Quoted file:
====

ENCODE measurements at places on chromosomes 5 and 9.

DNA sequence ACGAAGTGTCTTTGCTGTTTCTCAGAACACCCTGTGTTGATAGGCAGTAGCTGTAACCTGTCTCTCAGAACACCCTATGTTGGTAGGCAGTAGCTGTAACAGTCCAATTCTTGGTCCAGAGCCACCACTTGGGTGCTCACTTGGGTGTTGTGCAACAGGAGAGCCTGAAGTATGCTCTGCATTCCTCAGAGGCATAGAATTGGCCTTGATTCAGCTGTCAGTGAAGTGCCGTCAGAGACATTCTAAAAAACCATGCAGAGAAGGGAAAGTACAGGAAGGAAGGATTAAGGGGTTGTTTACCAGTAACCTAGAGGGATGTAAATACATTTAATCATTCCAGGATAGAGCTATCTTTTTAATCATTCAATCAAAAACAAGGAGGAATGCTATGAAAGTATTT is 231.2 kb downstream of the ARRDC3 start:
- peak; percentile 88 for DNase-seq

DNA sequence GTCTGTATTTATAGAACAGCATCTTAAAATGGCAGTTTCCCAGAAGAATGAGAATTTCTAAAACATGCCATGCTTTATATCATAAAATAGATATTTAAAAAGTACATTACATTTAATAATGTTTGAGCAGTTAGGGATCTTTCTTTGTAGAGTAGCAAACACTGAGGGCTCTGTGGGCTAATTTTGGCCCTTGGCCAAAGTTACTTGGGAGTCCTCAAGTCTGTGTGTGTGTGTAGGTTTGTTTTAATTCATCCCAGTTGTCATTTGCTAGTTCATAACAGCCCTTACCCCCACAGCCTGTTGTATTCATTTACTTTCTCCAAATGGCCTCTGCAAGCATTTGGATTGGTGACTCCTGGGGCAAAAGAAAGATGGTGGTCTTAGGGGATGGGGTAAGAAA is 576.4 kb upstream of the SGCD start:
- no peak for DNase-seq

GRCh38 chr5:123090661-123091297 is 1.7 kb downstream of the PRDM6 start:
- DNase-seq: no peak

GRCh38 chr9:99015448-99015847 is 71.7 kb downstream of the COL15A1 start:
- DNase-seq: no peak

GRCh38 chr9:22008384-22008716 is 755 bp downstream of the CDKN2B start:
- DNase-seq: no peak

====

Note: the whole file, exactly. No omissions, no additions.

ENCODE measurements at places on chromosomes 5 and 9.

DNA sequence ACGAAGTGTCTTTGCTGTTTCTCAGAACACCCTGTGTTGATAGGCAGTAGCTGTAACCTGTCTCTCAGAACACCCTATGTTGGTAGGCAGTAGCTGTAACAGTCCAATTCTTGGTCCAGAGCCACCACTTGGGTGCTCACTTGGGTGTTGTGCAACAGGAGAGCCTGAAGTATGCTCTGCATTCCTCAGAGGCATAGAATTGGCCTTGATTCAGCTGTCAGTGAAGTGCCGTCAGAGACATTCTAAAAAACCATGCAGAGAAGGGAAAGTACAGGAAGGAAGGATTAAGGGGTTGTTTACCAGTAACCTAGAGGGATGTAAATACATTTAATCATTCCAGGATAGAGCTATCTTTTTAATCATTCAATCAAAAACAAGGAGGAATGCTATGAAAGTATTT is 231.2 kb downstream of the ARRDC3 start:
- peak; percentile 88 for DNase-seq

DNA sequence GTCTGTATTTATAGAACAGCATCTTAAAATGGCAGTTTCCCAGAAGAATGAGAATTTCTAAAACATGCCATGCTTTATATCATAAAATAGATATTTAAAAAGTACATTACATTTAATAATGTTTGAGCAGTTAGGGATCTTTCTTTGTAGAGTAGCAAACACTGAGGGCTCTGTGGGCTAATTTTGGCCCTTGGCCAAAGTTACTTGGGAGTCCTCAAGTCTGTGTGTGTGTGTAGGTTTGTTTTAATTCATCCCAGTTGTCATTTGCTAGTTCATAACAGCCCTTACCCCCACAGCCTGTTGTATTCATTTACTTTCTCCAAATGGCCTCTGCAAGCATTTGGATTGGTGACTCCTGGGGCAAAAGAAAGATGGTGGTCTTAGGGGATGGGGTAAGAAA is 576.4 kb upstream of the SGCD start:
- no peak for DNase-seq

GRCh38 chr5:123090661-123091297 is 1.7 kb downstream of the PRDM6 start:
- DNase-seq: no peak

GRCh38 chr9:99015448-99015847 is 71.7 kb downstream of the COL15A1 start:
- DNase-seq: no peak

GRCh38 chr9:22008384-22008716 is 755 bp downstream of the CDKN2B start:
- DNase-seq: no peak